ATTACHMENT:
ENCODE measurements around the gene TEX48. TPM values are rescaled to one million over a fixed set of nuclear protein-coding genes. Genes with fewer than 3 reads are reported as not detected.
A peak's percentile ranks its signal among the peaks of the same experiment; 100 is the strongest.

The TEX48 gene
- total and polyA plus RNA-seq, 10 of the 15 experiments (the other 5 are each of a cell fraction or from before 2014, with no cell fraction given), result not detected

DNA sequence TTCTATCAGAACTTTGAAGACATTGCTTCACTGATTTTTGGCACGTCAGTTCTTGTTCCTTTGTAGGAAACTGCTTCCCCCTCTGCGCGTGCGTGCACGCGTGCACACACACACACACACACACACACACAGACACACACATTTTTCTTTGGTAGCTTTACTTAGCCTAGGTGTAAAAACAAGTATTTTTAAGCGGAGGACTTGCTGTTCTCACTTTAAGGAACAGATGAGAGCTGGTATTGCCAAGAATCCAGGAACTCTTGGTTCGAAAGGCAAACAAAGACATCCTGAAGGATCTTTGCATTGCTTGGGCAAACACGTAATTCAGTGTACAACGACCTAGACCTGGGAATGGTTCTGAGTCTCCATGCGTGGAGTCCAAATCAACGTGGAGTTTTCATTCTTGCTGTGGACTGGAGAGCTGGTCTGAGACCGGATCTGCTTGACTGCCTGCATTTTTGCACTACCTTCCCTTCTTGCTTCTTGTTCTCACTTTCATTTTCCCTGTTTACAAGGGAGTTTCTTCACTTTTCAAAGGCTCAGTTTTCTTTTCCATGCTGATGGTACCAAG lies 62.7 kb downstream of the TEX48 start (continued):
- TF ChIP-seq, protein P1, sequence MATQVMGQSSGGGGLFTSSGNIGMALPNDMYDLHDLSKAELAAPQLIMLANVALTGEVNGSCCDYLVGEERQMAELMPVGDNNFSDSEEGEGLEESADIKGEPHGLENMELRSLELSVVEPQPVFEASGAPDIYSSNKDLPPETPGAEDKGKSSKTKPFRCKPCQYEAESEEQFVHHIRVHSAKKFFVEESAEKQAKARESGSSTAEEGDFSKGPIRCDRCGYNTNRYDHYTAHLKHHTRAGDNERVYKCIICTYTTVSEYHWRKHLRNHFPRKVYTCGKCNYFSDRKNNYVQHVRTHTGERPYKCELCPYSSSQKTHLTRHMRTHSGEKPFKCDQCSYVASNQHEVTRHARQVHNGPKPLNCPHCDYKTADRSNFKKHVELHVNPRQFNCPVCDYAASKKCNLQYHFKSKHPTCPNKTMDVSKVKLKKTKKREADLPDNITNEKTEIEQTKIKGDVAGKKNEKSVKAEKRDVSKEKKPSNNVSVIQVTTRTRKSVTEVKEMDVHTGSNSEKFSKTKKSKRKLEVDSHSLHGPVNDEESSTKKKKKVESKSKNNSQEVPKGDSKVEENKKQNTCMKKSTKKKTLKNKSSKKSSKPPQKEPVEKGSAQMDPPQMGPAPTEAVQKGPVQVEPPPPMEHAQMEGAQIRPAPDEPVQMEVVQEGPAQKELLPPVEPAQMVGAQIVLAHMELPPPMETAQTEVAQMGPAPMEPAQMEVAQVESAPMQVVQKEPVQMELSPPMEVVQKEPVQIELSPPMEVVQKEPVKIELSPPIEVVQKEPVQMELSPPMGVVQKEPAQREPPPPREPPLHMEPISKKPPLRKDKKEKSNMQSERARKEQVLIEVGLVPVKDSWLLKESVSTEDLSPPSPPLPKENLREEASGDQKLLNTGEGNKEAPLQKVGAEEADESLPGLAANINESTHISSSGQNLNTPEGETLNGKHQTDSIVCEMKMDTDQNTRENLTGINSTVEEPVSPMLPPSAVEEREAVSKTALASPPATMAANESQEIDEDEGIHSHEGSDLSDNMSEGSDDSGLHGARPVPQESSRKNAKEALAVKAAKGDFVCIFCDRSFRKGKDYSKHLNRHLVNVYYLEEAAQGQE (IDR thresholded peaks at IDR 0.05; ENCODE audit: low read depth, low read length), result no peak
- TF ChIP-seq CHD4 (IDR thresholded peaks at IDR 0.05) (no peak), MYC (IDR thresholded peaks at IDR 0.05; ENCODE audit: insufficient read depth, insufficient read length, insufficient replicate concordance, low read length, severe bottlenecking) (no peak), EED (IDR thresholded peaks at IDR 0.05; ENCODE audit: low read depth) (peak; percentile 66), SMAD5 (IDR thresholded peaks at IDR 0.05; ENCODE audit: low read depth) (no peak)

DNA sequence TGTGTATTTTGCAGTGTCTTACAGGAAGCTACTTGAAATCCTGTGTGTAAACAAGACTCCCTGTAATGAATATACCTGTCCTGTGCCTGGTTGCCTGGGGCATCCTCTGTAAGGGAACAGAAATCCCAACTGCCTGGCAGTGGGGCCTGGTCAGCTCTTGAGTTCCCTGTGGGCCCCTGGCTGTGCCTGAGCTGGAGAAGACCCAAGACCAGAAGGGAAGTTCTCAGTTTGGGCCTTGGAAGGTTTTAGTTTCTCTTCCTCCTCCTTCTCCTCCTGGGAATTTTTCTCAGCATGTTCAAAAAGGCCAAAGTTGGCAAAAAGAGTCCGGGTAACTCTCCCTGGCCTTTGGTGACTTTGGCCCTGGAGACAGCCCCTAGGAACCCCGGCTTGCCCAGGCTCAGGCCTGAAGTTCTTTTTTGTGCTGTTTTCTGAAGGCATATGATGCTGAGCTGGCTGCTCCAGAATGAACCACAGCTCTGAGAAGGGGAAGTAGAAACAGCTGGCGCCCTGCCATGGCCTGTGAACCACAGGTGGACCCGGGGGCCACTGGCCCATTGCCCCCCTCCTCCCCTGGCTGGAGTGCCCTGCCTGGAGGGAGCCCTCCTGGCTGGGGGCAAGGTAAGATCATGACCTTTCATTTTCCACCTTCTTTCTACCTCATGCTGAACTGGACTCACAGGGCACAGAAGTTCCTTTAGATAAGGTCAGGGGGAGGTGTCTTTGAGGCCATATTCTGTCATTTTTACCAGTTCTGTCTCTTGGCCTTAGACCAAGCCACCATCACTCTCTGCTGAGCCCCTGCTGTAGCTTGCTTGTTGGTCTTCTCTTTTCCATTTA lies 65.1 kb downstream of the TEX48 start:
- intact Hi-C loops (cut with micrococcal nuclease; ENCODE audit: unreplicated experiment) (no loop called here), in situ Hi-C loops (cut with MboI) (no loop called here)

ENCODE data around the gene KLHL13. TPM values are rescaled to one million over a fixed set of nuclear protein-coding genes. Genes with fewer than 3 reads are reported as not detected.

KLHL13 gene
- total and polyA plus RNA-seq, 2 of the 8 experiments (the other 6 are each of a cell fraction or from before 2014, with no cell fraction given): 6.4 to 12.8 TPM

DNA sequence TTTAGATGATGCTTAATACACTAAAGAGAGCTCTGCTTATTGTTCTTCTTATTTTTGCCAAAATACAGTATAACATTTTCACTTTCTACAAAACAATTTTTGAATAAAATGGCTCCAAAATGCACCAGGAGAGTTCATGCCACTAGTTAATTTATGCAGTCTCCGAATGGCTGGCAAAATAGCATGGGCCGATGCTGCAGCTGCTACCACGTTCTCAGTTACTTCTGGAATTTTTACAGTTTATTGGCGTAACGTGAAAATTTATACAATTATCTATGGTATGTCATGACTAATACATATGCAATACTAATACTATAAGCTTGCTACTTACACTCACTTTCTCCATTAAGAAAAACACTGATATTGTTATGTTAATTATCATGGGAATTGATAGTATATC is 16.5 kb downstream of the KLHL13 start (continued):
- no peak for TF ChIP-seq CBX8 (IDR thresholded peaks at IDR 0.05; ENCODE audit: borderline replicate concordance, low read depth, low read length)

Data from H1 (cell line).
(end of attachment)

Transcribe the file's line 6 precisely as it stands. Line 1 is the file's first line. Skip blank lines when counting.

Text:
- TF ChIP-seq, protein P1, sequence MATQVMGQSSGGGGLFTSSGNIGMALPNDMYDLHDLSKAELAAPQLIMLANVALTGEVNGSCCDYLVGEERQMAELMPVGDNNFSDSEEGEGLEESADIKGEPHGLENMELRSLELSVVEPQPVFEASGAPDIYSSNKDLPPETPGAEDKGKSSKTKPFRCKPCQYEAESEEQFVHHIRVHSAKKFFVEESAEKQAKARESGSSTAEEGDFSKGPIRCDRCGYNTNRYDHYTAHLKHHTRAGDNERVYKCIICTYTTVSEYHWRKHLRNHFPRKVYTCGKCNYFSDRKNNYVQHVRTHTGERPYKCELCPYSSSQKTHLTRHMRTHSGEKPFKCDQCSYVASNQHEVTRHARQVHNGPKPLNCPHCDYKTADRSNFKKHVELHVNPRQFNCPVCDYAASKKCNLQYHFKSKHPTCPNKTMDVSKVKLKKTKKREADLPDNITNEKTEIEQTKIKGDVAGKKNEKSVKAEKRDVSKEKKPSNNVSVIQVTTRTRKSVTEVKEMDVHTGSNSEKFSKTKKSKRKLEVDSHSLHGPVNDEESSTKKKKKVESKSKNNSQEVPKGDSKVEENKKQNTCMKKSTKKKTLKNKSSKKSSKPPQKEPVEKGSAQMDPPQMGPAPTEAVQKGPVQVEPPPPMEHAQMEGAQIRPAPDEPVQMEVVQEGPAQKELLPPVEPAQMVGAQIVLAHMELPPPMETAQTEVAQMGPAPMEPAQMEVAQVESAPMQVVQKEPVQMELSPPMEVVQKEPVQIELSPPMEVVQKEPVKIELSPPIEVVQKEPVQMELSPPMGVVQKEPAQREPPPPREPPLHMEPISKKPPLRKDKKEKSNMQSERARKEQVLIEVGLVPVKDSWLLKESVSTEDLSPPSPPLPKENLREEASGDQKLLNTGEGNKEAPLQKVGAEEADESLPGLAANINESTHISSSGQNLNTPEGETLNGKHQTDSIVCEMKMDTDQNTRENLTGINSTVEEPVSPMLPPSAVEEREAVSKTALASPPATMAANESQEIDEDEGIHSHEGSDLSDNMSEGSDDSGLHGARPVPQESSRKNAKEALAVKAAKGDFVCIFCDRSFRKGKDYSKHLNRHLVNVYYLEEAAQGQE (IDR thresholded peaks at IDR 0.05; ENCODE audit: low read depth, low read length), result no peak